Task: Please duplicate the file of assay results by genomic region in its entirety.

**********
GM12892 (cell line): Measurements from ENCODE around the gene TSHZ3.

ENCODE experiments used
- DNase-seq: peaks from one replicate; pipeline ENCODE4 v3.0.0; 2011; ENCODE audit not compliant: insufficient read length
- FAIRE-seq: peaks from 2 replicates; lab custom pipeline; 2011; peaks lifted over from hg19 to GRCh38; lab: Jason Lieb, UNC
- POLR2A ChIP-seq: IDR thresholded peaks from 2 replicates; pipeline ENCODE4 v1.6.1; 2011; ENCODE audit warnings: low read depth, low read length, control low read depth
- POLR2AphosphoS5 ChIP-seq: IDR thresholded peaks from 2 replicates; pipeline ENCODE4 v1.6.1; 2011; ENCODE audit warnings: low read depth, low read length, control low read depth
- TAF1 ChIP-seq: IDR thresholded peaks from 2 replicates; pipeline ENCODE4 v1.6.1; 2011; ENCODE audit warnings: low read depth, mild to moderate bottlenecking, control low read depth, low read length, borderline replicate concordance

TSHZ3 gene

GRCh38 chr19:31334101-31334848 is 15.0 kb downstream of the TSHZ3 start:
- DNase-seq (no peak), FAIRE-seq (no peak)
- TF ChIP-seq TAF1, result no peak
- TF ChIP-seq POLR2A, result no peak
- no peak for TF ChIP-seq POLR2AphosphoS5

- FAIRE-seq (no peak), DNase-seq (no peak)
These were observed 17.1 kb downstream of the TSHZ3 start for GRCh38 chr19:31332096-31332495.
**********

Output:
GM12892 (cell line): Measurements from ENCODE around the gene TSHZ3.

ENCODE experiments used
- DNase-seq: peaks from one replicate; pipeline ENCODE4 v3.0.0; 2011; ENCODE audit not compliant: insufficient read length
- FAIRE-seq: peaks from 2 replicates; lab custom pipeline; 2011; peaks lifted over from hg19 to GRCh38; lab: Jason Lieb, UNC
- POLR2A ChIP-seq: IDR thresholded peaks from 2 replicates; pipeline ENCODE4 v1.6.1; 2011; ENCODE audit warnings: low read depth, low read length, control low read depth
- POLR2AphosphoS5 ChIP-seq: IDR thresholded peaks from 2 replicates; pipeline ENCODE4 v1.6.1; 2011; ENCODE audit warnings: low read depth, low read length, control low read depth
- TAF1 ChIP-seq: IDR thresholded peaks from 2 replicates; pipeline ENCODE4 v1.6.1; 2011; ENCODE audit warnings: low read depth, mild to moderate bottlenecking, control low read depth, low read length, borderline replicate concordance

TSHZ3 gene

GRCh38 chr19:31334101-31334848 is 15.0 kb downstream of the TSHZ3 start:
- DNase-seq (no peak), FAIRE-seq (no peak)
- TF ChIP-seq TAF1, result no peak
- TF ChIP-seq POLR2A, result no peak
- no peak for TF ChIP-seq POLR2AphosphoS5

- FAIRE-seq (no peak), DNase-seq (no peak)
These were observed 17.1 kb downstream of the TSHZ3 start for GRCh38 chr19:31332096-31332495.